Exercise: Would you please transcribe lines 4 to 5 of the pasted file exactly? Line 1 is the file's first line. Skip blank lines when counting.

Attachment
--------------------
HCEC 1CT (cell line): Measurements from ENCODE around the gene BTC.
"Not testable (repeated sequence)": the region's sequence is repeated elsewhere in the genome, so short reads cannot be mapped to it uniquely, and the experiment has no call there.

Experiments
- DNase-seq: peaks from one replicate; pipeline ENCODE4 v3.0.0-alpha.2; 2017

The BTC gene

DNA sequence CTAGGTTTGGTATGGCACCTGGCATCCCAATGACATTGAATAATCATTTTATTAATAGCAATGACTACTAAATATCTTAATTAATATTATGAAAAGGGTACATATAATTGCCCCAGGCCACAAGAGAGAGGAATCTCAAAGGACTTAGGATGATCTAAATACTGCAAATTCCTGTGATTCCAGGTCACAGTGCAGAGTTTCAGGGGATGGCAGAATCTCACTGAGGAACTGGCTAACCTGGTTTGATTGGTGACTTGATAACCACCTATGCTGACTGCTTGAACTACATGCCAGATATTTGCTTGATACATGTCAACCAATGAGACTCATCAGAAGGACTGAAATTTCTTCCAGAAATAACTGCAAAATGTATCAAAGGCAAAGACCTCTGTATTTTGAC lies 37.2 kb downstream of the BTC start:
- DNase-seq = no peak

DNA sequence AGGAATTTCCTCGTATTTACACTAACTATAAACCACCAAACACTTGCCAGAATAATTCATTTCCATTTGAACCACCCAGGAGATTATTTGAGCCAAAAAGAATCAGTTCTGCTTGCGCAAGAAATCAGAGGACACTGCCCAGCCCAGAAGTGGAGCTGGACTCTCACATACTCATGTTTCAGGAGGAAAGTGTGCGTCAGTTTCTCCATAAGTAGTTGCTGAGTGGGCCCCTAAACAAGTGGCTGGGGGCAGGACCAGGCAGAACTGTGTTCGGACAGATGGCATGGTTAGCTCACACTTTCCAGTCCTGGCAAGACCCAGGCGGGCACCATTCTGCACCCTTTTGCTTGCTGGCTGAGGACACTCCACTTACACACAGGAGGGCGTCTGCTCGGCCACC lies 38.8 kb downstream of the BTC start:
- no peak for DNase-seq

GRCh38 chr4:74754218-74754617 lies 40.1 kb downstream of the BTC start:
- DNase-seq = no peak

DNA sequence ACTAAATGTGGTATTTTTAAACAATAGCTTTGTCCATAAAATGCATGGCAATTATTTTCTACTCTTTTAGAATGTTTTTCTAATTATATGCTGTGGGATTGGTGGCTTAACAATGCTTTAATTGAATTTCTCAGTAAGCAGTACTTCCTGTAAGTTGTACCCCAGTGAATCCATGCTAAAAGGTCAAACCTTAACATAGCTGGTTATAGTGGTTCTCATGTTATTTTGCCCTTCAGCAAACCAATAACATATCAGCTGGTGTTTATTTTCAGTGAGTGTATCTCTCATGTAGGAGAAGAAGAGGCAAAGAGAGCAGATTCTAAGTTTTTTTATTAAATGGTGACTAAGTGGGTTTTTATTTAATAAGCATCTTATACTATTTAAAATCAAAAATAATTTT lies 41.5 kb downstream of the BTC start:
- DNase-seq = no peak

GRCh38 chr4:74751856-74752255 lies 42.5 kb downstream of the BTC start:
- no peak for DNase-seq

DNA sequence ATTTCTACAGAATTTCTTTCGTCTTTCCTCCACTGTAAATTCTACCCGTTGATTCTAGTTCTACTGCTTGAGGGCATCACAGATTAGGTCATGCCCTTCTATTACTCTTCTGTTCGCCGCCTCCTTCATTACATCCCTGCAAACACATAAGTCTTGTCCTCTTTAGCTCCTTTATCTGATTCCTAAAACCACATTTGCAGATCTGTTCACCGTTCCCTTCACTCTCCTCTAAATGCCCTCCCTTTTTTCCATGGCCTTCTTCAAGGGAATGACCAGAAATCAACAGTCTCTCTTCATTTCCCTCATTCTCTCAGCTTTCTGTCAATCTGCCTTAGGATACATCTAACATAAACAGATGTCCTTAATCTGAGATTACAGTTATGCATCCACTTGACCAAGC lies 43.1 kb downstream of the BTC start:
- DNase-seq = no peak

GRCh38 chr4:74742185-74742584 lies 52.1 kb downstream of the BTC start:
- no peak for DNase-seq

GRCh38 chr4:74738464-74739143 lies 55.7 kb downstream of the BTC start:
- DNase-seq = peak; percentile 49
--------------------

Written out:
- DNase-seq: peaks from one replicate; pipeline ENCODE4 v3.0.0-alpha.2; 2017

The BTC gene